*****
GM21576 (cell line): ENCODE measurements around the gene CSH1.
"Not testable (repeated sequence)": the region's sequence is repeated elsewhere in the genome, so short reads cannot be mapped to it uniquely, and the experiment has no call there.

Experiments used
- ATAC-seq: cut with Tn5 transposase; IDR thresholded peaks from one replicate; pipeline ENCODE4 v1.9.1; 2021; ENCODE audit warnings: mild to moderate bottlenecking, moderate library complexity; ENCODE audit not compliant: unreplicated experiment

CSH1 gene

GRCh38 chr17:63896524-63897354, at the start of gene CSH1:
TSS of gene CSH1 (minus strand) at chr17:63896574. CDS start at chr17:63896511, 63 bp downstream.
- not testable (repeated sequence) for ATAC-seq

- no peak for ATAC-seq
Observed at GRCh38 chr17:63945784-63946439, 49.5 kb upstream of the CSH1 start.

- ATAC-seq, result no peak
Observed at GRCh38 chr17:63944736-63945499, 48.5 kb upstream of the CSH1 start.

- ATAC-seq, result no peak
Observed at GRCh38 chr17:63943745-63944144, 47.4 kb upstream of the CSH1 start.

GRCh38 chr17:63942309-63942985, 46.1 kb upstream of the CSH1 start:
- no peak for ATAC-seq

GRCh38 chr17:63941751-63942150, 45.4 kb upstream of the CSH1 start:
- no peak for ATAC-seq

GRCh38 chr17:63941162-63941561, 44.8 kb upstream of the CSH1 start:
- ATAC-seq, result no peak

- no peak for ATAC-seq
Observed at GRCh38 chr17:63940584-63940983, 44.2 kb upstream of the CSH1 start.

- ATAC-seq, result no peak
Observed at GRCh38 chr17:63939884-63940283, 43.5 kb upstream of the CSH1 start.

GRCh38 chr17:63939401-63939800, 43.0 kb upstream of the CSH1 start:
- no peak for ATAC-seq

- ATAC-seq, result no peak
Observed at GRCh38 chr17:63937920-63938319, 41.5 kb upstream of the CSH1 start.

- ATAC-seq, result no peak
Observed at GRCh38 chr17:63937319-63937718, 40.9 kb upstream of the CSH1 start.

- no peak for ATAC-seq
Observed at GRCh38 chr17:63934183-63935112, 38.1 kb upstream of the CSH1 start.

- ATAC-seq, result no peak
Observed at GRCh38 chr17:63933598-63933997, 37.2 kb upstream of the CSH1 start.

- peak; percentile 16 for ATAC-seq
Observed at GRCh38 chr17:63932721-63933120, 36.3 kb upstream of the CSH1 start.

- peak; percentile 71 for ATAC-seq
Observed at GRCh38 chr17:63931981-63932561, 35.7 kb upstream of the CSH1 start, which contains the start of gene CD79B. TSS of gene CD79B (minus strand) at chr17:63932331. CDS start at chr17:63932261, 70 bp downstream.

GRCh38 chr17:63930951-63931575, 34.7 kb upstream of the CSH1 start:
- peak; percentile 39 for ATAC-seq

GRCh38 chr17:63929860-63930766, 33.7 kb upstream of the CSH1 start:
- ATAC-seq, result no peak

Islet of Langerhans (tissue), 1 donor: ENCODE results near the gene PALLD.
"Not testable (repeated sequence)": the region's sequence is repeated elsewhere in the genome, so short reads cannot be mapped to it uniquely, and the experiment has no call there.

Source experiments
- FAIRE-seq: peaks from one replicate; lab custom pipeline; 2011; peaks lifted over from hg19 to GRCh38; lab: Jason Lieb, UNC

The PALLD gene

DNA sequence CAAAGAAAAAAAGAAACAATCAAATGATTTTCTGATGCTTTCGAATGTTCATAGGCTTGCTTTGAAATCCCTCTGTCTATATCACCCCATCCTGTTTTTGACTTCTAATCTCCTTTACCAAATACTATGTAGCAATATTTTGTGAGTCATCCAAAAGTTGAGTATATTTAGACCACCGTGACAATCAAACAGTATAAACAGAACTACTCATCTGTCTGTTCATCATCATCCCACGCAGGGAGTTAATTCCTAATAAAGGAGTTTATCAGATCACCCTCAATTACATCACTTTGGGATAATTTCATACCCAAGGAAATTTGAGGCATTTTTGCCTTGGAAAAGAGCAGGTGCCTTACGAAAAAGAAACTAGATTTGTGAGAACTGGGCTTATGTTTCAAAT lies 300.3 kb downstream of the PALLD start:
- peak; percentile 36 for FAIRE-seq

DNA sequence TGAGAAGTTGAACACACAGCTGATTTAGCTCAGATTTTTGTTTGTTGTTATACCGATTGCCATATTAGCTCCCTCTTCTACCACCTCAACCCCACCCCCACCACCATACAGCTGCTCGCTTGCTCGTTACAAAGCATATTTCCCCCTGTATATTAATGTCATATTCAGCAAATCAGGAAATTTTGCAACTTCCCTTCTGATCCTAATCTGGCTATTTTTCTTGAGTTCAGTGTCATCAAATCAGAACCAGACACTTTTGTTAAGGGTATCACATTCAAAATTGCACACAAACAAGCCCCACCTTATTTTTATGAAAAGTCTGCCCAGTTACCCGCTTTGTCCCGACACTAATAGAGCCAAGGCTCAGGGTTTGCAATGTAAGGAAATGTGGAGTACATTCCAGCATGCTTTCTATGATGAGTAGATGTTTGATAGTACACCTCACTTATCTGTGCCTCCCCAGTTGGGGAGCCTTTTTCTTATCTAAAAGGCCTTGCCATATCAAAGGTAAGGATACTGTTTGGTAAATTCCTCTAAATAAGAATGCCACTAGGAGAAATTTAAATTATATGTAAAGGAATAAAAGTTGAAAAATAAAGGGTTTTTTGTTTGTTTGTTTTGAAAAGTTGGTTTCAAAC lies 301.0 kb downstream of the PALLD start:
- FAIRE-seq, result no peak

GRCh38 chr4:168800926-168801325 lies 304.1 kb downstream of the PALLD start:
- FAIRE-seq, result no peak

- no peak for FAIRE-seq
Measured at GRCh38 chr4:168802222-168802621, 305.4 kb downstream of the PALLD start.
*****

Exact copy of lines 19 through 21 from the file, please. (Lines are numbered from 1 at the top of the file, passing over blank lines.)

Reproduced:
GRCh38 chr17:63941162-63941561, 44.8 kb upstream of the CSH1 start:
- ATAC-seq, result no peak

- no peak for ATAC-seq